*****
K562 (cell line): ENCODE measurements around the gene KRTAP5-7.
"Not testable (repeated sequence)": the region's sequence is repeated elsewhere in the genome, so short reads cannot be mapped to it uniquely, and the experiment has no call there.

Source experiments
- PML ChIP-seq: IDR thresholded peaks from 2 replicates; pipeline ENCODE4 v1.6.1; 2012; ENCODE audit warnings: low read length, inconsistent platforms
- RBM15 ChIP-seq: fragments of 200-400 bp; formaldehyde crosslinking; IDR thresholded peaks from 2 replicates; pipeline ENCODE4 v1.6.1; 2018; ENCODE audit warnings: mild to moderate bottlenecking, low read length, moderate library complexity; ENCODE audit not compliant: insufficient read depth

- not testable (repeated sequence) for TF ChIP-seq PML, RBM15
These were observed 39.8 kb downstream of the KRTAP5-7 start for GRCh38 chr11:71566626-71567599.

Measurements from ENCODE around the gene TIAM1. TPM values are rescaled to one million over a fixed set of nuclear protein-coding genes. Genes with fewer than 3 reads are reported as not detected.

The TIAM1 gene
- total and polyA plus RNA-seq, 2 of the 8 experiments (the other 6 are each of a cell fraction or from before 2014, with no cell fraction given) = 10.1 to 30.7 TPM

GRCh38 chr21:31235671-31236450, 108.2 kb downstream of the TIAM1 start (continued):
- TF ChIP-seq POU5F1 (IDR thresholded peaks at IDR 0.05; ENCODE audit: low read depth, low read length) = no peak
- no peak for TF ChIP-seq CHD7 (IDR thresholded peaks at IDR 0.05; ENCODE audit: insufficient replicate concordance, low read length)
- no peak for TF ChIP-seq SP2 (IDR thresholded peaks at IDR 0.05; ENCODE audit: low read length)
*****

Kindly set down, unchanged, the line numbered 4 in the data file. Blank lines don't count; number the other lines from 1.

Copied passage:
- PML ChIP-seq: IDR thresholded peaks from 2 replicates; pipeline ENCODE4 v1.6.1; 2012; ENCODE audit warnings: low read length, inconsistent platforms